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To what extent was Britain only involved in the Balkans to protect is trade routs?

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Introduction

To what extent was Britain only involved in the Balkans to protect is trade routs? The famous Eastern Question, of what should happen to the Balkan regions of Eastern Europe after the decline of the Ottoman empire was one that dominated both British and international foreign police for much of the 19th Century. British interests led to intermittent support for Ottoman rule. British Balkan interests derived from interests in the Eastern Mediterranean. Given Britain's position as the most industrialized European state in the early 1800s, economic interest played a large role. In essence Britain needed to secure the shipping lanes to India. Those trade routes passed through areas like Suez that were Turkish. The Turks themselves were too weak to act as a threat, so British policy opposed France, then Russia and eventually Germany, when those states seemed most likely to get too much influence over a weak Turkey. ...read more.

Middle

Britain's strategic and humanitarian interests in the Ottoman parts of the Balkans tended to be in conflict. In 1876, Gladstone wrote a pamphlet called "The Bulgarian Horrors and the Question of the East" condemning the massacres that the Turks carried out while suppressing the latest Balkan revolt. After that year, no British cabinet could provide unlimited support for the sultan, as popular support for appeasement began to dwindle. In 1853, Britain had gone to war rather than see Russian influence grow in the Balkans, but when the Russians invaded and defeated Turkey in 1877-78, Britain stood by. British leaders instead adopted a new policy to protect the sea lanes to India. In 1878 Britain took control of the island of Cyprus, and in 1883 occupied Egypt and the Suez Canal. With those outposts under control, Britain's need to intervene on the Balkan mainland waned, although Britain did keep an eye on Greece and Russia's territory on the Straits. ...read more.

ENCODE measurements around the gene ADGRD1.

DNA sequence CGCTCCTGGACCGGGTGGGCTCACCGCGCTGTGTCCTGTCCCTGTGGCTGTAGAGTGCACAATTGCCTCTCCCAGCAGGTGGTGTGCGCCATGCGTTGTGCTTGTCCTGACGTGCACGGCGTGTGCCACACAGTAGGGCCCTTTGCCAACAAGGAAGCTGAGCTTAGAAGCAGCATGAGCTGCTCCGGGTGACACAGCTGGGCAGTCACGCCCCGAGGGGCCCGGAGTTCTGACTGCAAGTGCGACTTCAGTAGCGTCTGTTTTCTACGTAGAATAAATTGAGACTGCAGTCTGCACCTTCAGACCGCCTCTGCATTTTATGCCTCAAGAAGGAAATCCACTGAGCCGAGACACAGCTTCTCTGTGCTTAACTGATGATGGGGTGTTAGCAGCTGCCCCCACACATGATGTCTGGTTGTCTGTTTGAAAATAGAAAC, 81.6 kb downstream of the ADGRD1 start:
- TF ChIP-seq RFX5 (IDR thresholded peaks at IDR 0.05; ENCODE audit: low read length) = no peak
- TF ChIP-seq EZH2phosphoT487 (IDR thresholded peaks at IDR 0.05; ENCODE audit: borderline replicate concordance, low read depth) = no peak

Conclusion

and Disraeli, Salisbury in the 1880's seemed to have a differing view that the threat of Russain expansion to the trade routes was far over exaggerated. However, although the fear of Russia over the trade routes may have been slightly over exaggerated, Britain continued a policy of seeking to check Russian expansion in the 1880's. Salisbury supported the enlargement of Bulgaria as a buffer against Russia in 1885 aswell as the Mediterranean agreement of 1887 which along with Italy and Austria-Hungary aimed to contain Russian influence in the black sea. Salisbury was also criticized after the Armenian massacres of 1895, which left thousands dead, as he decided against acting against the Sultan, instead remaining wary incase Russia used this as another excuse to attempt to capture Constantinople. In essence, the key factor behind British involvement in the Balkans always seemed to be Russia, be it to indeed protect the trade routes, or other territory and to retain the "status quo" that suited Britain so well at the time. ...read more.

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